Tamara Lindeman of The Weather Station
Tamara Lindeman of The Weather Station © Jordi Vidal/Redferns

Reserve is an unusual characteristic for performers, easily construed as aloofness or disinterest. With her cool demeanour and measured voice, The Weather Station’s Tamara Lindeman appeared to be in a private zone of her own. Songs were directed to an anonymous “you”, addressed by the Canadian with her eyes directed towards the back of the venue, at a point just above the audience’s heads. We were not the subject of that “you”.

Initially an actor, Lindeman began The Weather Station in the 2000s. Their first two albums were mainly acoustic, cast in the tradition of her great compatriot Joni Mitchell. The most recent, The Weather Station, takes a more band-like, alt-rock direction.

At Oslo in Hackney, Lindeman was joined by Ben Whiteley on bass, Erik Heestermans on drums and Will Kidman on lead guitar. The singer fingerpicked an electric guitar, apart from two acoustic numbers which she played almost solo. She made a point of introducing her bandmates, having been chided in a recent review for not doing so. There was an easy interaction between the foursome. Yet Lindeman also projected an intriguing degree of self-containment.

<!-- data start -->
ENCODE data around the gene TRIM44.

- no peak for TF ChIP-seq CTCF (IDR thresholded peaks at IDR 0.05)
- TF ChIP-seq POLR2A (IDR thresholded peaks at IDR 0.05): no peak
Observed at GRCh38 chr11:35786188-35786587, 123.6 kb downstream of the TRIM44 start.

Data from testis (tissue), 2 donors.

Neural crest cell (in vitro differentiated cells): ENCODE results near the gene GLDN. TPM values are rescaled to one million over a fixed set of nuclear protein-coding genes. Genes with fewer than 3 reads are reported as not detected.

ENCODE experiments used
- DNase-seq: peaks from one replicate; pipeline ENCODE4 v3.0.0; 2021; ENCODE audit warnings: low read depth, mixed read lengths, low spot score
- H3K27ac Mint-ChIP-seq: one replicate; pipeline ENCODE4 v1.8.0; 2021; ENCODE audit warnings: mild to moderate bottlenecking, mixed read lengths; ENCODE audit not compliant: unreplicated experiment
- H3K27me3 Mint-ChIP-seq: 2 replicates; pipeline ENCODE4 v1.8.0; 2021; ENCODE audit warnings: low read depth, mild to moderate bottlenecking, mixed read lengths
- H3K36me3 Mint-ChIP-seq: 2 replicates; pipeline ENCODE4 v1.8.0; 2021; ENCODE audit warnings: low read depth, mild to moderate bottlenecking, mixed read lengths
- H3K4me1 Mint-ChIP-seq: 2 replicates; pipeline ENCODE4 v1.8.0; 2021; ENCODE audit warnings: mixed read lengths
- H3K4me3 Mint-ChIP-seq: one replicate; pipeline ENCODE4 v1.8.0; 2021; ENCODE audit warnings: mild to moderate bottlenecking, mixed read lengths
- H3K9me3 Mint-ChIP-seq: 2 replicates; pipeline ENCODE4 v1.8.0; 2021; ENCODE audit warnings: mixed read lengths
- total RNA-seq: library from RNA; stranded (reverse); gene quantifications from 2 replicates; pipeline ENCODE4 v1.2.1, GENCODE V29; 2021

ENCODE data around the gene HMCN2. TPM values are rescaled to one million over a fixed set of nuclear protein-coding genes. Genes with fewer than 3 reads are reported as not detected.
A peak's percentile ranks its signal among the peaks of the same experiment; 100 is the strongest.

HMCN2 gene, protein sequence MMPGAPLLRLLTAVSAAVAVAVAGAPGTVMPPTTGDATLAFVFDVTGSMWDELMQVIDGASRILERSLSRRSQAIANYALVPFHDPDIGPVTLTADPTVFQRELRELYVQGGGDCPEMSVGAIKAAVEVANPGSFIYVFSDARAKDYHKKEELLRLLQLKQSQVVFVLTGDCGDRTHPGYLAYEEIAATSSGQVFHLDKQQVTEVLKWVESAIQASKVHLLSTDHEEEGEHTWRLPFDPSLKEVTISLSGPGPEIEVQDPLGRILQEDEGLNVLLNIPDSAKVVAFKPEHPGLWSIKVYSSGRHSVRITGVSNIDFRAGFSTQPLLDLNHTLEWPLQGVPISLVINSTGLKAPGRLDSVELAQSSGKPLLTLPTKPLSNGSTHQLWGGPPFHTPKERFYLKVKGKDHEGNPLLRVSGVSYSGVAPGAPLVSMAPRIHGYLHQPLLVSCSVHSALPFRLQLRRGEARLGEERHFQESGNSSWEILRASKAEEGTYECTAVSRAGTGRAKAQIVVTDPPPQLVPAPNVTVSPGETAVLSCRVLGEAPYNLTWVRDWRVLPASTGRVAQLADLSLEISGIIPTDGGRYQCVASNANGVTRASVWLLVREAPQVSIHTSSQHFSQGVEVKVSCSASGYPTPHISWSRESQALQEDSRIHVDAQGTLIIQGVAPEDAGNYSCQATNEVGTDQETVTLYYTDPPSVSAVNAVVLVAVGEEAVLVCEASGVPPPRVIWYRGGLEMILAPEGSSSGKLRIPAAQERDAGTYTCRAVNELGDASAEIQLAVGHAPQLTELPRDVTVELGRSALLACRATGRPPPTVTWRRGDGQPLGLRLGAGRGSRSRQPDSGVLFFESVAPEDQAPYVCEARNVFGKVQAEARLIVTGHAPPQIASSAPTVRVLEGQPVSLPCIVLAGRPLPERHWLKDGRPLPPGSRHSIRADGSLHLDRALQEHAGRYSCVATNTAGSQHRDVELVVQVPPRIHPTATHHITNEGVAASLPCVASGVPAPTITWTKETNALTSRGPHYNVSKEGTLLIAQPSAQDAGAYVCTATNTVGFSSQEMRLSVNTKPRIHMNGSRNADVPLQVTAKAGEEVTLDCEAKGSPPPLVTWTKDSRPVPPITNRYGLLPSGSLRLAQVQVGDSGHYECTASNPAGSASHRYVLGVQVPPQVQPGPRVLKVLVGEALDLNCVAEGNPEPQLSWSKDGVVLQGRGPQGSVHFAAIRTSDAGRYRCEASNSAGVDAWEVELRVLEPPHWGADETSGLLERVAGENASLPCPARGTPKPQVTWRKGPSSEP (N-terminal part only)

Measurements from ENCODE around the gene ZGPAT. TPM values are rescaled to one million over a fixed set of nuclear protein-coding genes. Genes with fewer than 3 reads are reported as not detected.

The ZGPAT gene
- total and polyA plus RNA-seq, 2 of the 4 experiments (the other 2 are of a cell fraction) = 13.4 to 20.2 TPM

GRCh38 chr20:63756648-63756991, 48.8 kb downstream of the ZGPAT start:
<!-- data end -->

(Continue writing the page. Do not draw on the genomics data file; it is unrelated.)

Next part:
Opening number “Personal Eclipse” was about a car journey into Nebraska and California, undertaken through a heat-haze of slow guitar strums and rattlesnake cymbals. “Lately I find myself lonely,” Lindeman sang. “I wouldn’t have called it that before, I always took it as a comfort.” The words were uttered with clarity but their meaning was enigmatic, pointing to an untold place in the song’s past. They were the work of a highly impressive lyricist.

“Way It Is, Way It Could Be” distilled a moment standing with a companion at the edge of an icy river into a glimpse of paths taken and not taken, with drums and lead guitar assuming a psychedelic intensity. “Power” was a bluesy slow-burner about abandoning someone. Its quietly devastating finale was unluckily punctuated by Lindeman sneezing. But her voice had recovered from the cold that forced the cancellation of a show a few days previously.

In “Thirty” she upped the tempo with an urgent account of adulthood and ageing, accompanied by an incisive solo from Kidman. “Seems like you guys want to rock a little bit,” she remarked of the response, before reversing direction with a moody number about finding one’s place in the world, “Nobody”. The aura of reserve came from seriousness of intent, and also the ability to keep an audience on its toes, wondering what would come next.



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